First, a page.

Encouraging children to play a musical instrument can be difficult, but such is the enthusiasm at one school that almost a fifth of all the pupils have formed their own string orchestra.
For children living on Barra in the Western Isles, the choice of instrument was limited until the arrival of a Royal Opera House veteran. As well as the more traditional bagpipes, chanter and accordion, pupils can now learn the fiddle, and are seizing the opportunity with gusto.
David Bowman, headteacher of Sgoil Bhagh a'Chaisteil, a school for 3 to 18 year-olds in the island's main town, Castlebay, says: "The way it has taken off has been fantastic. There are something like 40 fiddles playing in the group, and for a school of around 200 pupils, that is amazing. It has come from nowhere, but the fiddle is going to be a strong point in the future."
Tutor Duncan Johnstone came to Barra three years ago after a back problem forced him to quit the London Orchestra where he had played viola for 10 years. Although he is originally from Glasgow, strong family links drew him to the Western Isles.
"I was going to have to find a different career anyway, and there was no way I was going to stay in London. I always wanted to teach and I can't think of anywhere better than here."
Duncan worked at the Royal Opera House after spells with the Scottish National Orchestra and a string quartet in San Francisco. When he arrived on the island, he began working within the education department, teaching in schools, but now teaches privately and has around 100 pupils across the three islands of Barra, South Uist and Benbecula.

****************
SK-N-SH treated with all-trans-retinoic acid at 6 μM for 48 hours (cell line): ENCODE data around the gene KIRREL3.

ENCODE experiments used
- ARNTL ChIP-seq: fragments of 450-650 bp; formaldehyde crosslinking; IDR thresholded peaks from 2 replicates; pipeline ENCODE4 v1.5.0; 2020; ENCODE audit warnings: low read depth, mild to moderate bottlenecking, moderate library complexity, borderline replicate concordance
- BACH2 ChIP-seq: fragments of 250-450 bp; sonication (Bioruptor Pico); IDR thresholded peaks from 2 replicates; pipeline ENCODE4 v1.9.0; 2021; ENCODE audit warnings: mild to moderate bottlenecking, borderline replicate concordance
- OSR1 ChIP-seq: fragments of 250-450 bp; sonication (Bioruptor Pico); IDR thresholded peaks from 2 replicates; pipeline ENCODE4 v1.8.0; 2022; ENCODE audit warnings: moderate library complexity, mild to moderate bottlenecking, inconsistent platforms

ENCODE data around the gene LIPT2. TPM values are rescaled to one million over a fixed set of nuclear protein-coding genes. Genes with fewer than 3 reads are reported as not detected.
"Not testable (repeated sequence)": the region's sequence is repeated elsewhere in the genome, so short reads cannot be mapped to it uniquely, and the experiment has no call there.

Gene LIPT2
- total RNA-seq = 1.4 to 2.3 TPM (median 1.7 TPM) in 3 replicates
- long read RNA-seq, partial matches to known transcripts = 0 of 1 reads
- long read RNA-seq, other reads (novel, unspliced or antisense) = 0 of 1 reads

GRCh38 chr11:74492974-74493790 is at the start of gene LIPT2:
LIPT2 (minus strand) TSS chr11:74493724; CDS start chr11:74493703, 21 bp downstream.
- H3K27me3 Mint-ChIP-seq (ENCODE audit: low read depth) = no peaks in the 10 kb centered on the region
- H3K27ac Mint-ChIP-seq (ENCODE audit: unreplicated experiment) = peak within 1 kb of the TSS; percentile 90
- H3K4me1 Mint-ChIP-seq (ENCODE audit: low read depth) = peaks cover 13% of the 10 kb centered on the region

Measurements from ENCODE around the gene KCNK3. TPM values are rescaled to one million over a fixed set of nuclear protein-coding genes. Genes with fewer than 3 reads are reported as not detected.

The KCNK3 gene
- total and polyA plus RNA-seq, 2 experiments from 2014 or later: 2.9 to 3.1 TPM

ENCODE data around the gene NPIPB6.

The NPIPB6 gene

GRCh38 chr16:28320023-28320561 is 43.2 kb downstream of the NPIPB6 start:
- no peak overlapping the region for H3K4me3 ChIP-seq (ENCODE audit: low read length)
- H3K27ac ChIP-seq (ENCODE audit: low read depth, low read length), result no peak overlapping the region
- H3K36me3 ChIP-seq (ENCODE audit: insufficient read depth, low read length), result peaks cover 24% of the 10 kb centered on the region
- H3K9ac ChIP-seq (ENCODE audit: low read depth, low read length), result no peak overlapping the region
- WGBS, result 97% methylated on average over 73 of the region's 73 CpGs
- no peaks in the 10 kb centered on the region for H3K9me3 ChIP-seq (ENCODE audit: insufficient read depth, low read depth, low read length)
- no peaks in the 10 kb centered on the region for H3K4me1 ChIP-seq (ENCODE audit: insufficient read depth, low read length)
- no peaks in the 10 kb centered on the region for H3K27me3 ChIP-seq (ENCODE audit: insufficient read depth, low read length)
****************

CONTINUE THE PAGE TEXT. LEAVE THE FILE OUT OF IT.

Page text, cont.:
Every Thursday he catches the ferry to South Uist, spending the weekend teaching before returning on the Sunday, although the vagaries of the weather often delay his return.
"There's a tradition of piping and singing here, but there isn't really a lot of choice. The kids are keen, they turn up for every lesson and don't mess about, and they're coming along quickly," he says.
The 40-strong Barra string group, made up of children from eight to 12, has already given its first concert. "When I ask if they would like to stand up and play solo, they all volunteer," Duncan says. "When I was teaching in schools in Glasgow, I had to drag them on stage, but here they all want to do it."
Duncan adds: "I really enjoyed playing opera and ballet, but there's nothing that can compare to the satisfaction of seeing kids learn.